Unlike salmon, kingfish lives its whole life cycle in salt water. In that sense, it is a simpler species, although the need to provide live feed for the fish’s early stages presents its own challenges.
Kingfish Zeeland started with broodstock from Kloet’s original farm. The faster-growing individuals, genetically screened to avoid inbreeding, have been retained and the company now has a broodstock with several hundred fish.
Site selection was also important. Key factors for The Kingfish Company are clean seawater, local community support and good local logistics, with a cold chain infrastructure suitable for transporting seafood.
As Maiman explains: “For us, site selection starts with access to clean seawater. That is not quite as easy as people think. When you look at nice beaches they usually have hotels and the very industrial areas are too risky to locate in from our perspective.”
Finding the perfect site
Both Kingfish Zeeland and the Maine site strike the right balance between being remote enough to enjoy clean seas, but not too remote for the distribution network. In Maine, for example, infrastructure already exists to distribute the state’s famous lobsters, while in the Netherlands the site is within half an hour of one of the country’s major seafood hubs.
The appeal of bringing jobs to an area with relatively sparse industry is another factor in getting the local community onside, and in Maine The Kingfish Company invested time in town hall meetings at potential sites, both to sell the idea and to gauge public support.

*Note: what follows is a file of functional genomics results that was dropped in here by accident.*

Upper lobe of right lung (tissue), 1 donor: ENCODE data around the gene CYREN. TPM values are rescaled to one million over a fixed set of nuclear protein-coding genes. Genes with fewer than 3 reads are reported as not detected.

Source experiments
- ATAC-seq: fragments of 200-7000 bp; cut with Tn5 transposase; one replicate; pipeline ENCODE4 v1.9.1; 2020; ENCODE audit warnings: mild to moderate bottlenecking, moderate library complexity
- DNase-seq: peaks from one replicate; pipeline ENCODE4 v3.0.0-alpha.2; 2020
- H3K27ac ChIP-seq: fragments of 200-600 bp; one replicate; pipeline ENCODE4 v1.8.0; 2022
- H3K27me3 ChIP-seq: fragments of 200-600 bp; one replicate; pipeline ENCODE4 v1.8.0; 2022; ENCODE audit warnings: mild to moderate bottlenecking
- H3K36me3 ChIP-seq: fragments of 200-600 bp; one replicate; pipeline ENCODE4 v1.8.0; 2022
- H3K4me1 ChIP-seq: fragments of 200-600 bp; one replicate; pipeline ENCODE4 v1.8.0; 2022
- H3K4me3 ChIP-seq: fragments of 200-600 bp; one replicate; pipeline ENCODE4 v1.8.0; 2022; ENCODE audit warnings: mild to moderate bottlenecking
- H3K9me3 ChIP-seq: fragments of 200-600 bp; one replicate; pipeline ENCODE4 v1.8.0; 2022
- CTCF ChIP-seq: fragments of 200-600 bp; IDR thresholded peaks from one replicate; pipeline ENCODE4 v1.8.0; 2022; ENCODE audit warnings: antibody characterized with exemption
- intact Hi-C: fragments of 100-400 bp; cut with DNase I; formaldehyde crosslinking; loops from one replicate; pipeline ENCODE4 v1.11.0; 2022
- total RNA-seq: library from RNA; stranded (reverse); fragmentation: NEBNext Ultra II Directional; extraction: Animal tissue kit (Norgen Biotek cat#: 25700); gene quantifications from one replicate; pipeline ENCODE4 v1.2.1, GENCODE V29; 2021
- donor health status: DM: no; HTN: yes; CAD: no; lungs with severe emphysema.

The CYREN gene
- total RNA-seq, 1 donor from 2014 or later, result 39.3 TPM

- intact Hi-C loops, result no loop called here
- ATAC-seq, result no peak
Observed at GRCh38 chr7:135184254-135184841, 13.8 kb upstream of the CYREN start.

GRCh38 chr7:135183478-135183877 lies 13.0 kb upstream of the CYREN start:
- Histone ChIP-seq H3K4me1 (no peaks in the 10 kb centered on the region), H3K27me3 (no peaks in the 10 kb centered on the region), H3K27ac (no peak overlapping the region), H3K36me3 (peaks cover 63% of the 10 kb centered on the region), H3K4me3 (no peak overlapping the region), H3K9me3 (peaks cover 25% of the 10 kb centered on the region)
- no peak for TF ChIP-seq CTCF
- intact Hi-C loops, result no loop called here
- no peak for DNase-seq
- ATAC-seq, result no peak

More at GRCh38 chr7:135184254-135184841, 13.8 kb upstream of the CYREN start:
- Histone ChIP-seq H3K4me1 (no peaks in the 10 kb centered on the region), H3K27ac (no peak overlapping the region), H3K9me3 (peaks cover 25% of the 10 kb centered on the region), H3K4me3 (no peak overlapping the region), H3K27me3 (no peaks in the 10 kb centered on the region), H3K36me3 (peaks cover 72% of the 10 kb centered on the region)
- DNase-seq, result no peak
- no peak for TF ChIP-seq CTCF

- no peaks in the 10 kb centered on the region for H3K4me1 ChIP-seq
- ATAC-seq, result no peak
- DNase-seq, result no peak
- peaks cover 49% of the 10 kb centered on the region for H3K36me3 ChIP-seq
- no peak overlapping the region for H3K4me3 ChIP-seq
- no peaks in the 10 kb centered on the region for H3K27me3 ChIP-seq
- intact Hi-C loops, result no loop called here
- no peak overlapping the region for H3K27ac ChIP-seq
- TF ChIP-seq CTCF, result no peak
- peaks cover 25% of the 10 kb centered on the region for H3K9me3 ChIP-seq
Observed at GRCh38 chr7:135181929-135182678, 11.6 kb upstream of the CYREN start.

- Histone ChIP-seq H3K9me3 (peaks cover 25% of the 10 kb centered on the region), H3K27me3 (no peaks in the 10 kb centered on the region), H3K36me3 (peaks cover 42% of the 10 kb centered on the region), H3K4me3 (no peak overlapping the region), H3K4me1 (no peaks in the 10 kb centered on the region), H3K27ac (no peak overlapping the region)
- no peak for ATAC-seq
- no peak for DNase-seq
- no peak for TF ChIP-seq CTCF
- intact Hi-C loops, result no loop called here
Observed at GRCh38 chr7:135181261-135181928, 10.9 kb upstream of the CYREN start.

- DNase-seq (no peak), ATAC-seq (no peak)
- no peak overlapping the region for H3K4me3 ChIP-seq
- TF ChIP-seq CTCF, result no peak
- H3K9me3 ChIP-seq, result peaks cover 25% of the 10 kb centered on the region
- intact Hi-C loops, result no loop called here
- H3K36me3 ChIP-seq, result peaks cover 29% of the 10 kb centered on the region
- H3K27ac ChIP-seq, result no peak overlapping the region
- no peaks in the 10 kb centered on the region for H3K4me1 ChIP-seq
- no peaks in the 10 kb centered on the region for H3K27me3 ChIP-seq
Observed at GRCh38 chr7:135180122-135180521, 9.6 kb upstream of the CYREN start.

Sustainability and respect for the environment are also important to the company, Maiman says. The protected RAS environment means the fish can be raised without recourse to antibiotics and vaccines, while energy for the Zeeland facility comes from renewable sources – wind, solar and biogas – and heat exchangers transfer thermal energy from waste outflows to incoming water.
The company works with some of the leading aquafeed producers, including BioMar and Skretting, increasingly taking a proactive role in helping the suppliers test, develop and optimise better feeds for the species.
For RAS technology, the company’s supplier of choice has been Billund, although as Maiman explains: “As we have gone through several iterations of expansion, we have progressively built up our own in-house design and engineering department, including expertise in construction, management and installation.
“We still work with Billund and several other suppliers, but these days we do much more design, management and construction in house.”